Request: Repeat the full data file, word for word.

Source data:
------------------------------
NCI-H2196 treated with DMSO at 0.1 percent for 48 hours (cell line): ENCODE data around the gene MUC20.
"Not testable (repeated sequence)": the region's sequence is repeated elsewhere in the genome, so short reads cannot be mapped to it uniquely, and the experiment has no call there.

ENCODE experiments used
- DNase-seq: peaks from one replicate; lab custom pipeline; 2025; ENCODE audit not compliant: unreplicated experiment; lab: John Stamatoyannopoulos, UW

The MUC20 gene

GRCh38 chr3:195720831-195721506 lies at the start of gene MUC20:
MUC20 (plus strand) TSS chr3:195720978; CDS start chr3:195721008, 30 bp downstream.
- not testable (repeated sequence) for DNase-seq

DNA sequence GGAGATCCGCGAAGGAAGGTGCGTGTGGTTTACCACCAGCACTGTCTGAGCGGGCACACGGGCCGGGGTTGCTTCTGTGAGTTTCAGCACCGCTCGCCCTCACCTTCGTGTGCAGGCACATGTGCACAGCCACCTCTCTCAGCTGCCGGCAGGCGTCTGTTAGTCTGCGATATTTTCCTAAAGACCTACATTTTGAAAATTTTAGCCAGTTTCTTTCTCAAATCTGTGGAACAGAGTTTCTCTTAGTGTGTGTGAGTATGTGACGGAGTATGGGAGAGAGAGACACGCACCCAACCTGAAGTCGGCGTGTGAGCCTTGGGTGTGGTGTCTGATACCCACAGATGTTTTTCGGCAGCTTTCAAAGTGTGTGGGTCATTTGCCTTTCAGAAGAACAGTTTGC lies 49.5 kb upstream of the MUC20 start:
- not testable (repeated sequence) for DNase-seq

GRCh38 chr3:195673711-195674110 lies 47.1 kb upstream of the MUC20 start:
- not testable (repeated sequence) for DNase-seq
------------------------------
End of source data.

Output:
NCI-H2196 treated with DMSO at 0.1 percent for 48 hours (cell line): ENCODE data around the gene MUC20.
"Not testable (repeated sequence)": the region's sequence is repeated elsewhere in the genome, so short reads cannot be mapped to it uniquely, and the experiment has no call there.

ENCODE experiments used
- DNase-seq: peaks from one replicate; lab custom pipeline; 2025; ENCODE audit not compliant: unreplicated experiment; lab: John Stamatoyannopoulos, UW

The MUC20 gene

GRCh38 chr3:195720831-195721506 lies at the start of gene MUC20:
MUC20 (plus strand) TSS chr3:195720978; CDS start chr3:195721008, 30 bp downstream.
- not testable (repeated sequence) for DNase-seq

DNA sequence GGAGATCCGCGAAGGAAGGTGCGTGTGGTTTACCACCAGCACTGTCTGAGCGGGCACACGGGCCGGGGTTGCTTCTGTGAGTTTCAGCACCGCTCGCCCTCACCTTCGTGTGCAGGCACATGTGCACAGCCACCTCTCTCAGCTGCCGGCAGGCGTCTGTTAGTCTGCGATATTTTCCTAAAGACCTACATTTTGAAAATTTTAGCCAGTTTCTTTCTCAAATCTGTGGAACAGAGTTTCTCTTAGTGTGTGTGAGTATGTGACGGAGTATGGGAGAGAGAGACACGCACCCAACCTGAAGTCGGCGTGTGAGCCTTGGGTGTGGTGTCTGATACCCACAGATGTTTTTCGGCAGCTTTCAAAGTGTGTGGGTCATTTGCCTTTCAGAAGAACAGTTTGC lies 49.5 kb upstream of the MUC20 start:
- not testable (repeated sequence) for DNase-seq

GRCh38 chr3:195673711-195674110 lies 47.1 kb upstream of the MUC20 start:
- not testable (repeated sequence) for DNase-seq